Were you to reach element 173, scientists theorize, matters could get even stickier. The eﬀects of Einsteinian relativity would kick in, and electrons would behave in peculiar ways. Those atoms may not even be atoms as we know them—their electron clouds dissolving and the regular periodicity of their properties swerving wildly oﬀ course.
But physics presents diﬃculties long before 173. Even for 119, waiting just oﬀstage, scientists aren’t sure which two elements they might fuse. Oganesson, No. 118, was the product of an especially stable isotope of calcium slamming into californium. But that calcium can’t just be directed toward einsteinium, the next element after californium; a handful of nuclear reactors around the world generate only a milligram or so of einsteinium for research every year.
Seven years ago at GSI, Christoph Düllmann and his team tried a combination of titanium (22 protons) and berkelium (97 protons), without results. In Japan, Haba has been working with vanadium (23 protons) and curium (96 protons). In a $60 million Superheavy Element Factory in Dubna, inaugurated in March, scientists are pelting berkelium with an extra-stable titanium isotope, its nucleus fat with six neutrons more than standard titanium. But at the moment, Düllmann says, 118 “is the end of the story. We now need one more idea. Maybe we’ll get enough einsteinium at some point. But we have no idea what combination of elements is best for 119 and 120. The number of theories is the same as the number of theorists you talk to.’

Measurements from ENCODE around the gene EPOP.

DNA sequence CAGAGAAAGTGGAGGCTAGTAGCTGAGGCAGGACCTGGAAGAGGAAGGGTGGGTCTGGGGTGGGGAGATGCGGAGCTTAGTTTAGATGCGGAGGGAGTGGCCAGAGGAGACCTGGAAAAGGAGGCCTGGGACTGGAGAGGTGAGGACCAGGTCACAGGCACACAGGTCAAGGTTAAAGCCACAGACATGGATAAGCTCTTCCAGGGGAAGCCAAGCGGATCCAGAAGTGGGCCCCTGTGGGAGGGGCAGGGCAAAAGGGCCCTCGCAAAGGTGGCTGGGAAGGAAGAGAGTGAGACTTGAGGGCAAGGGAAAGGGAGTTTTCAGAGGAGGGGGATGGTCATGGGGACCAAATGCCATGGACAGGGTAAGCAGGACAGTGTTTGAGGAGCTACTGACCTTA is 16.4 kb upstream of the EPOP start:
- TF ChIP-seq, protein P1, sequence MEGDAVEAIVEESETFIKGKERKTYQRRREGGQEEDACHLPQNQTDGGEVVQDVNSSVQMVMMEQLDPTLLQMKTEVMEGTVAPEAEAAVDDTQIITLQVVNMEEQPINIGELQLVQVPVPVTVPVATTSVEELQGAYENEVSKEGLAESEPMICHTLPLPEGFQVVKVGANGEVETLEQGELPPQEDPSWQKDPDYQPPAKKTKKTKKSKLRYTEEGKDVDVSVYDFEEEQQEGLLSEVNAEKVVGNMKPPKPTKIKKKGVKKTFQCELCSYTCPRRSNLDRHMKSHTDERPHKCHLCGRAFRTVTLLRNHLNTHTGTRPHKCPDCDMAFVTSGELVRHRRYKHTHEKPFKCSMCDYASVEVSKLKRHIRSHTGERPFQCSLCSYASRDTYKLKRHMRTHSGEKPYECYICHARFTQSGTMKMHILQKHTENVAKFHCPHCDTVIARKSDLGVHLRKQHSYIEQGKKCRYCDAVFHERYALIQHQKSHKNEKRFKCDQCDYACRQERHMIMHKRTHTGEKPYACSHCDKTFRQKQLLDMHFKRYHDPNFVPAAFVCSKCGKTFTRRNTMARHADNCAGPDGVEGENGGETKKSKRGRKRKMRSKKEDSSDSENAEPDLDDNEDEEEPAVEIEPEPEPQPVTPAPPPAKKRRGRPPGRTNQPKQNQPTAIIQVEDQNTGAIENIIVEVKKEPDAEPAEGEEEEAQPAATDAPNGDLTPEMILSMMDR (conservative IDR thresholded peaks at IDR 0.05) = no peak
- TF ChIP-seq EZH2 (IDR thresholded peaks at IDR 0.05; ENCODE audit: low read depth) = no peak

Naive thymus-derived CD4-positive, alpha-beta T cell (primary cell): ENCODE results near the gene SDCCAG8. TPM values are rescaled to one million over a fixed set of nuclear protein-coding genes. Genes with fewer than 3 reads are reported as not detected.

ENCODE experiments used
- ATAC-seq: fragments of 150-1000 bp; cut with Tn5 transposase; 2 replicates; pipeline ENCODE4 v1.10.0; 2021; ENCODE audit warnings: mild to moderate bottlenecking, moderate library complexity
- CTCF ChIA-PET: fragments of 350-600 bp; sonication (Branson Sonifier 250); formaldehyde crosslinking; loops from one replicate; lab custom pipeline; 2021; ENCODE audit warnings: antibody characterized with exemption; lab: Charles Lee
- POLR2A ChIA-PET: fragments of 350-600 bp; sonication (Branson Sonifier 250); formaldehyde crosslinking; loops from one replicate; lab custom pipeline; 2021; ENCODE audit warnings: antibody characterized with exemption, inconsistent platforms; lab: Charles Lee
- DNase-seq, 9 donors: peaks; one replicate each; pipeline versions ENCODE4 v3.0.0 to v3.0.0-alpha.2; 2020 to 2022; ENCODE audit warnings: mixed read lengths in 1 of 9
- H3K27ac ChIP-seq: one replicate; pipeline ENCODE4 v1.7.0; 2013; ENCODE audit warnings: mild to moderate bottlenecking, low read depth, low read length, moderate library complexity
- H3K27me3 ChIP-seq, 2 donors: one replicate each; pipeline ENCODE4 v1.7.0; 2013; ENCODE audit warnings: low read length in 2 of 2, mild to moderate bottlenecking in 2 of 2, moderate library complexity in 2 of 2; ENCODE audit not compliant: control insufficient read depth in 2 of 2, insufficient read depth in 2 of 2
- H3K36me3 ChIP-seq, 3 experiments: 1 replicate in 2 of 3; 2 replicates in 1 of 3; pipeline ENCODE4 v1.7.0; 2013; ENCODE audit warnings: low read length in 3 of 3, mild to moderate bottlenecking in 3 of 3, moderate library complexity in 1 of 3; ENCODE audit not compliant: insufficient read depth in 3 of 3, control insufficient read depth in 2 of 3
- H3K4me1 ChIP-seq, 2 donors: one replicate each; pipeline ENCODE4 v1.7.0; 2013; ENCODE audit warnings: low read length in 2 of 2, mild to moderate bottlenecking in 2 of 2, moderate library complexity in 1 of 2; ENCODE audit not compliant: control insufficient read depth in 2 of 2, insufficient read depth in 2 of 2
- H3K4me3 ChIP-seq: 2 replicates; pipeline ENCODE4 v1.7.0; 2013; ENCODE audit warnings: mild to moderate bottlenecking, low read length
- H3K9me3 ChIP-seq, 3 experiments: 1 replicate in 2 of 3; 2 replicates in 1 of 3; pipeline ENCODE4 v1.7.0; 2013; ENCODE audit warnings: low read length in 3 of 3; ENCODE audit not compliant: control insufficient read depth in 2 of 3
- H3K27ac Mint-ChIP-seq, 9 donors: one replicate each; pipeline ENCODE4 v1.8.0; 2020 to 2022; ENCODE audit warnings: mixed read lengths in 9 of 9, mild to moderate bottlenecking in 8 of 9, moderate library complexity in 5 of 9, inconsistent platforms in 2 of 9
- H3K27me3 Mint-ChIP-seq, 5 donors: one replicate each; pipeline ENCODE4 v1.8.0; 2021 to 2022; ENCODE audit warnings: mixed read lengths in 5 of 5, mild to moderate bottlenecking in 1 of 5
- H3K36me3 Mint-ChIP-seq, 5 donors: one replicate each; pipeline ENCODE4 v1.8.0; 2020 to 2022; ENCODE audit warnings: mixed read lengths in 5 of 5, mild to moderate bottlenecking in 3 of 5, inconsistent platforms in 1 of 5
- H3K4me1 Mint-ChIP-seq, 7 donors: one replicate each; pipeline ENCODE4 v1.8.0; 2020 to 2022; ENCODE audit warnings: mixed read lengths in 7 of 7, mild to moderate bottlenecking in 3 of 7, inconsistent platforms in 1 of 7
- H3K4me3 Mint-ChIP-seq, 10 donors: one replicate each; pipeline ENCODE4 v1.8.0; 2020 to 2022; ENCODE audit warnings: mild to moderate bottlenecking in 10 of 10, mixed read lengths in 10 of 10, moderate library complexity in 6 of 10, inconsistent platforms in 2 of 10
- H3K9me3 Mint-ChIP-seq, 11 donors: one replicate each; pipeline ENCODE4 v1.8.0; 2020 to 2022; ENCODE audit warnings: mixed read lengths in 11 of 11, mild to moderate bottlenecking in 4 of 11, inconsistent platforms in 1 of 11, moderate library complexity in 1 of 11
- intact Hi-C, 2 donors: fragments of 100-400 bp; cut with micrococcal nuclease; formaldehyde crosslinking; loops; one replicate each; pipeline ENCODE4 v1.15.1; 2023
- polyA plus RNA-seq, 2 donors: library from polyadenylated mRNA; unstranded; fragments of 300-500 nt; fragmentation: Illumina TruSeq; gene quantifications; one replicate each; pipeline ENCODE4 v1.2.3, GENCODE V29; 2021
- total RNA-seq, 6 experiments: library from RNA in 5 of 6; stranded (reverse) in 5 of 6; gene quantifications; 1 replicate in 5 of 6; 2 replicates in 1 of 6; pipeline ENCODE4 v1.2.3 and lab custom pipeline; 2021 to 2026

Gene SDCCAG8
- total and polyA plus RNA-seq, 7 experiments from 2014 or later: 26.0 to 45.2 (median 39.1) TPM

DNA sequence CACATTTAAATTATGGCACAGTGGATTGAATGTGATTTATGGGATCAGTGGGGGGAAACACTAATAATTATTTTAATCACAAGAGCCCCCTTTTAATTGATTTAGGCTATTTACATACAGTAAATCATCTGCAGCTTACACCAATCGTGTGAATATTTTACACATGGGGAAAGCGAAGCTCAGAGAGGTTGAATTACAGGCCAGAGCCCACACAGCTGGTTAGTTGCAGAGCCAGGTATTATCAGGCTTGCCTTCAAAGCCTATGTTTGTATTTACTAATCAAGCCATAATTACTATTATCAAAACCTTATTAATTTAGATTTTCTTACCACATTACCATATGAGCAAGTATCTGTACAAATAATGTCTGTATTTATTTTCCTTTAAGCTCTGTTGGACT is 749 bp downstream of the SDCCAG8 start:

My current digital picture project is to add slides to my set of pictures for the elements. The pictures I have are scanned from the 1965 book ‘The Elements’, published by TIME-LIFE magazine.
At that time (1965), the elements up to Lawrencium (atomic number 103) were known. By 2002, scientists had created and identified all the ones up to Oganesson (atomic number 118). The periodic table of elements is now ‘full’ (see picture below).
I hope the nuclear physicists are not just playing with their particle accelerators, but are contributing to the quest for the world’s first fusion reactor (that can produce gigawatts of energy). We need to save the planet.
Here are some scans from the 1965 book (Oxygen, Iron, Copper and Radon).